Most Dangerous Jobs
Thom Beers knows what the audience wants: deadly jobs. Well, he knows people want to watch deadly jobs on television, at least. After producing 13 shows on 8 networks—including the popular “Deadliest Catch” and “Ice Road Truckers”— Beers has created a television niche, alongside shows such as “Dirty Jobs”, featuring people working tough, dangerous jobs.
What is the fascination with watching fishermen hoist crab-filled, 900-lb pots onto a slippery deck? With keeping the company of truckers who traverse hundred-mile roads made out of ice? More than likely we enjoy watching these men and women complete difficult tasks, under intense pressure, while walking the line between extreme danger and big financial rewards. We want them to catch a lot of crab. We want them to get home safely. Below is a chronicle of deadly jobs — like many of the jobs in Beer’s television shows—and a list of the lifesaving precautions these workers take to make sure they do get home without injury.
This dangerous category includes the spotlight careers of the crab fishermen in the Bering Sea, but it also includes the many other men and women who fish for lobster in the Atlantic, who fish for salmon around Alaska—all people working in fishing boats. The ocean water is dangerously cold, and the human body will quickly suffer from hypothermia within minutes of entering the water. So boats are equipped with survival suits, which prevent hypothermia, keep sailors afloat and send out distress signals with emergency radio locators.
Structural Iron and Steel Workers & Roofers
Working to construct and stabilize the buildings where we work and the houses where we live, structural workers and roofers are exposed to outstanding heights on a daily basis, which increases the danger of their job. Roofing actually ranks as the fifth most dangerous job in America, followed by structural workers at number six. They use fall protection harnesses and nets to prevent injuries from occurring at dangerous heights, and they are trained at fall prevention programs before spending any time on the job.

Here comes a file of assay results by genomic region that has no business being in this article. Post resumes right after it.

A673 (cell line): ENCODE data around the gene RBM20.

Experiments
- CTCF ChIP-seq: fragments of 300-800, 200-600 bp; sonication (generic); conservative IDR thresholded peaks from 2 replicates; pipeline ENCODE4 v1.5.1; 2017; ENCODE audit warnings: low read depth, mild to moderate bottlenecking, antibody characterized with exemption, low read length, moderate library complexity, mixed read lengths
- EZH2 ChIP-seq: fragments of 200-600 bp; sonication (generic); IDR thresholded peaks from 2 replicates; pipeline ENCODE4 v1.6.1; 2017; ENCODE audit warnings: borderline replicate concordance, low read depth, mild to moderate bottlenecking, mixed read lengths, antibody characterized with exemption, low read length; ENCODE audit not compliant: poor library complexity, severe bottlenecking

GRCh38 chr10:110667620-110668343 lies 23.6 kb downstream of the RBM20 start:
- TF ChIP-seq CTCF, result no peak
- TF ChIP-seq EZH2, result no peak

Battling hazardous road and weather conditions, facing long hours at the wheel and infrequent breaks, truck drivers have a tough job. But the trucking industry has witnessed more and more technological improvements that make the job safer. Recent GPS units installed in truck cabs keep drivers away from bad weather conditions and identify what roads are appropriate for trucks—primarily roads without low-clearance risks. Truck drivers also adhere to strict schedule guidelines so that they are able to rest more often and keep alert while at the wheel.
Working with heavy machinery and large, dangerous logs, loggers employ a variety of emergency preparedness equipment to ensure they are ready when hazards strike. If you’ve been near a Douglas fir when it crashes to the forest floor, you know that it kicks up debris and can send wood shrapnel hurling through the air at terrifying speeds. Logging companies spend a lot of time training their employees to eliminate risks on the job, to make sure trees can be harvested without injury to the loggers.
We like to watch television shows that showcase these jobs because they are testaments to human perseverance—to the American work ethic. These workers face dangerous conditions in order to complete the task at hand. And they’re serious about staying safe while doing so. Next time you find yourself watching one of these blue-collared television shows, keep in mind the amount of energy dedicated to keeping the workers safe.